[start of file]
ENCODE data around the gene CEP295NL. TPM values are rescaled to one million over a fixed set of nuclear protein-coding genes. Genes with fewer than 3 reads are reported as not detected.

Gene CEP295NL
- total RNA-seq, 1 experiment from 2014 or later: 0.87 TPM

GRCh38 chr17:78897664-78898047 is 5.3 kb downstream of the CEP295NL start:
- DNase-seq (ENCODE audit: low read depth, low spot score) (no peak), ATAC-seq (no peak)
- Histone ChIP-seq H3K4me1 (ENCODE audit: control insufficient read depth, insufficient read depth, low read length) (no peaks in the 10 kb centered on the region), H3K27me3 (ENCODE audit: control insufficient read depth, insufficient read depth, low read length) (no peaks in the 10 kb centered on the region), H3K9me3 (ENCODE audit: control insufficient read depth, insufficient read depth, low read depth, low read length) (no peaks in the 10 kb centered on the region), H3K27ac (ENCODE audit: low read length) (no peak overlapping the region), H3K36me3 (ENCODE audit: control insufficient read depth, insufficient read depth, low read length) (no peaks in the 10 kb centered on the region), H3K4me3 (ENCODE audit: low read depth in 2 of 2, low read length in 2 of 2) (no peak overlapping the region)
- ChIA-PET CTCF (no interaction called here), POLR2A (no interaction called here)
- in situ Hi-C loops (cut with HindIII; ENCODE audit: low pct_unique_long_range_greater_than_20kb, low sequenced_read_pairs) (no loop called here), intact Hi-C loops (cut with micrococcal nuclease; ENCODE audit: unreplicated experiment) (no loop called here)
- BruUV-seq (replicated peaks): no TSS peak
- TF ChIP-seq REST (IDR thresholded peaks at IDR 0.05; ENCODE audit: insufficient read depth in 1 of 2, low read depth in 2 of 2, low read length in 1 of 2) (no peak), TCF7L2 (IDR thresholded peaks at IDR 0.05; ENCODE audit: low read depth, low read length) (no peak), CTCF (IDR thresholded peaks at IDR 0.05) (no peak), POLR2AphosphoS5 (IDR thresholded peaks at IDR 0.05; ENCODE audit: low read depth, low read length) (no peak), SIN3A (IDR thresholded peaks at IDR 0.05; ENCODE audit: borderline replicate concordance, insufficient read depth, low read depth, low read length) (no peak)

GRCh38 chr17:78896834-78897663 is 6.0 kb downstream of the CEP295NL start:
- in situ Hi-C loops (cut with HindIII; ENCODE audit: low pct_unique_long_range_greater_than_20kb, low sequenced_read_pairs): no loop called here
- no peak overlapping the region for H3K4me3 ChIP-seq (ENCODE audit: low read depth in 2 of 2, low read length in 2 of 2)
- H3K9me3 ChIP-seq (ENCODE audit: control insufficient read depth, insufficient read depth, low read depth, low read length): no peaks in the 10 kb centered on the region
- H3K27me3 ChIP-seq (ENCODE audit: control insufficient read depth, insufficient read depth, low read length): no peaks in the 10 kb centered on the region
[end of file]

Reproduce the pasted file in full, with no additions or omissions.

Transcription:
ENCODE data around the gene CEP295NL. TPM values are rescaled to one million over a fixed set of nuclear protein-coding genes. Genes with fewer than 3 reads are reported as not detected.

Gene CEP295NL
- total RNA-seq, 1 experiment from 2014 or later: 0.87 TPM

GRCh38 chr17:78897664-78898047 is 5.3 kb downstream of the CEP295NL start:
- DNase-seq (ENCODE audit: low read depth, low spot score) (no peak), ATAC-seq (no peak)
- Histone ChIP-seq H3K4me1 (ENCODE audit: control insufficient read depth, insufficient read depth, low read length) (no peaks in the 10 kb centered on the region), H3K27me3 (ENCODE audit: control insufficient read depth, insufficient read depth, low read length) (no peaks in the 10 kb centered on the region), H3K9me3 (ENCODE audit: control insufficient read depth, insufficient read depth, low read depth, low read length) (no peaks in the 10 kb centered on the region), H3K27ac (ENCODE audit: low read length) (no peak overlapping the region), H3K36me3 (ENCODE audit: control insufficient read depth, insufficient read depth, low read length) (no peaks in the 10 kb centered on the region), H3K4me3 (ENCODE audit: low read depth in 2 of 2, low read length in 2 of 2) (no peak overlapping the region)
- ChIA-PET CTCF (no interaction called here), POLR2A (no interaction called here)
- in situ Hi-C loops (cut with HindIII; ENCODE audit: low pct_unique_long_range_greater_than_20kb, low sequenced_read_pairs) (no loop called here), intact Hi-C loops (cut with micrococcal nuclease; ENCODE audit: unreplicated experiment) (no loop called here)
- BruUV-seq (replicated peaks): no TSS peak
- TF ChIP-seq REST (IDR thresholded peaks at IDR 0.05; ENCODE audit: insufficient read depth in 1 of 2, low read depth in 2 of 2, low read length in 1 of 2) (no peak), TCF7L2 (IDR thresholded peaks at IDR 0.05; ENCODE audit: low read depth, low read length) (no peak), CTCF (IDR thresholded peaks at IDR 0.05) (no peak), POLR2AphosphoS5 (IDR thresholded peaks at IDR 0.05; ENCODE audit: low read depth, low read length) (no peak), SIN3A (IDR thresholded peaks at IDR 0.05; ENCODE audit: borderline replicate concordance, insufficient read depth, low read depth, low read length) (no peak)

GRCh38 chr17:78896834-78897663 is 6.0 kb downstream of the CEP295NL start:
- in situ Hi-C loops (cut with HindIII; ENCODE audit: low pct_unique_long_range_greater_than_20kb, low sequenced_read_pairs): no loop called here
- no peak overlapping the region for H3K4me3 ChIP-seq (ENCODE audit: low read depth in 2 of 2, low read length in 2 of 2)
- H3K9me3 ChIP-seq (ENCODE audit: control insufficient read depth, insufficient read depth, low read depth, low read length): no peaks in the 10 kb centered on the region
- H3K27me3 ChIP-seq (ENCODE audit: control insufficient read depth, insufficient read depth, low read length): no peaks in the 10 kb centered on the region